Is Dragon Ball GT Worth Watching?

Is Dragon Ball GT Worth Watching?

Akira Toriyama’s Dragon Ball series is one of the best anime titles in the history of the medium. And while manga is also popular, anime has helped expand the cultural influence of Japanese animation when the West did not know much about anime. Now, the overall structure of the series isn’t overly complex, but one iteration of Dragon Ball has been causing a lot of confusion among the fans. Namely, Dragon Ball GT is a series that has been confusing fans for years and in this article, we have decided to tell you whether Dragon Ball GT is worth watching or not.

Well, Dragon Ball GT is not a bad series per se, but it does come off as the odd one out within the Dragon Ball series. It has its ups and downs and the quality of the narrative is certainly not on the level of Toriyama’s canon stories, but it’s not overly long and it is always interesting to see an alternative take on a story, so we would say that it is worth watching, but you don’t have to rush it.

In the rest of this article, we are going to tell you everything you need to know about Dragon Ball GT and whether it’s worth your time or not. You’re going to find out the basic production information so that you know the idea behind the series, as well as how the plot of the series fits into the overall narrative, all of which will add up to whether you should watch the series or not. We’re going to help you resolve this issue swiftly.

Should you watch Dragon Ball GT?

As with every type of artistic work, a person’s individual preferences can vary. There’s probably no one artistic work that everyone in the world likes or dislikes, so it all comes down to how you perceive work and how much you can stomach. Dragon Ball GT is a perfect example of that. Now, this series, whose canon status is still a matter of harsh debate among the Dragon Ball fandom, has created a lot of issues over the years and even hardcore fans who are sure about their knowledge of the show’s structure don’t know what to do with Dragon Ball GT. This is no surprise, really, because the series itself doesn’t seem like it knows its place in the larger universe created by Akira Toriyama.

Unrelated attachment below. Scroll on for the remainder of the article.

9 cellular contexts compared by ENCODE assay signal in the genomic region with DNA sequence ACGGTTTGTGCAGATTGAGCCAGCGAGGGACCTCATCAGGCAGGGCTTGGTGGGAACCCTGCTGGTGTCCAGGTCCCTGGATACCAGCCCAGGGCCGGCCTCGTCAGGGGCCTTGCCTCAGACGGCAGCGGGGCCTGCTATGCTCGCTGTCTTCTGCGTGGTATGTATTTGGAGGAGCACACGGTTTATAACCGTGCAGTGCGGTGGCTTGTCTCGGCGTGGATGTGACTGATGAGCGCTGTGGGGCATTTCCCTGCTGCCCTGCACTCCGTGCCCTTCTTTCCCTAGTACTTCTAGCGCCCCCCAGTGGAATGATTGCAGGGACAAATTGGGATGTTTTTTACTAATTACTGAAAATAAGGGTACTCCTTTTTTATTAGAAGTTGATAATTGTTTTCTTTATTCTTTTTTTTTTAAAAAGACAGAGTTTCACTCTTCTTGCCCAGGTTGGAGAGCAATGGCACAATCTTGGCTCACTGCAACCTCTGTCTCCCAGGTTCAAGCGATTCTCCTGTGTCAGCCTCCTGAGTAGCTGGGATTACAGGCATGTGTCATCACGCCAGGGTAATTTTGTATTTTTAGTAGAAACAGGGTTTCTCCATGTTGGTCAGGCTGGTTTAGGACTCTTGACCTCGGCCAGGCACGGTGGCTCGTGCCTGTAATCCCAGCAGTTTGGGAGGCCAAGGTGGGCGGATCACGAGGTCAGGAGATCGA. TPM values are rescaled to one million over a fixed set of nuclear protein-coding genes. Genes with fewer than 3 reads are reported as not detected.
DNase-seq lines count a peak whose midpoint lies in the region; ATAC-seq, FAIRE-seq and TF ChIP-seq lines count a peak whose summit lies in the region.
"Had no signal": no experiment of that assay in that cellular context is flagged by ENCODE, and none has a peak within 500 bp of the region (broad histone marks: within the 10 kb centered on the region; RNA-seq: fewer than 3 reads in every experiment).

Dragon Ball GT was actually an attempt from Toei to keep the series alive. Namely, in 1995, Akira Toriyama decided to finish illustrating the manga, leaving Toei Animation without the original source to continue the series. Given the popularity of Dragon Ball and the author’s refusal to continue the series, Toei took the project into their own hands and created a sequel with its own original story.


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Most fans will say that they weren’t really successful as Dragon Ball GT is shunned by most fans as an insult to Toriyama’s original works. And while we can say that the anime was fundamentally different, it’s not as if Toriyama was completely uninvolved in the process. Namely, although Akira Toriyama did not write the history of the series, he still participated in its creation, drawing the new looks of Son Goku, Trunks, and Pan, as well as several drawings.

Some of which were used to illustrate the first end credits (“Hitori ja nai”). He also designed some new characters (and robots), such as Giru (whom he called Ojama, a name Toei refused) and Baby. He also chose the title, checked the Tōei script and gave some advice, and, for the last episode, drew several animations of Son Goku himself saying his goodbyes.

In 2005, he took care of the editorial of the Dragon Ball GT DVD Box in Japan, as well as its design, drawing Son Goku in Super Saiyan 4 in several poses. Toriyama has rarely spoken about the series; however, in an interview with the Shenron Times #72, he described the work done by Toei Animation as good, and that Son Goku’s new youth pleased him to the point that he almost wanted to continue the manga, but admitted to being relieved of the deadlines. Toriyama himself referred to GT as a “side story of the original Dragon Ball“.

So, as you can see, Toriyama did actually have a say in Dragon Ball GT, although he did not actually write it. It is best to consider it a story from an alternative universe and that is what causes most issues for the fans. Namely, alternative stories are rarely that good; if they actually turn out to be good, they are generally accepted into the canon at one point, and that hasn’t really happened with Dragon Ball GT, as most fans will tell you to simply skip it.

In terms of quality, Dragon Ball GT is not on the same level as the original series, that much is evident. It is not horrible, but both the story and animation are simply not as good as those in Dragon Ball or Dragon Ball Z. Now, we have to give a few points to the writers for creating a very original story that still kept the spirit of the original Dragon Ball series, but it did not adapt it in the best way possible.

What the series certainly did was introduce a lot of new ideas and concepts, including a new Super Saiyan 4 transformation, Super C-17, the improved version of C-17, and even the Black Star Dragon Balls. Some of these ideas were later incorporated into the canon, but most were simply scrapped and labeled as an alternative universe side-story.

But still, regardless of the lower quality and the lack of popularity, Dragon Ball GT is not something you should simply shun beforehand. It has a lot to offer and for people who really enjoy Goku’s adventures in any form, GT will certainly be an interesting take and a new perspective that will provide them with some intriguing insights into how and where the series might have evolved had things been a bit different than they were. In any case, it all comes down to your own preferences, in the end.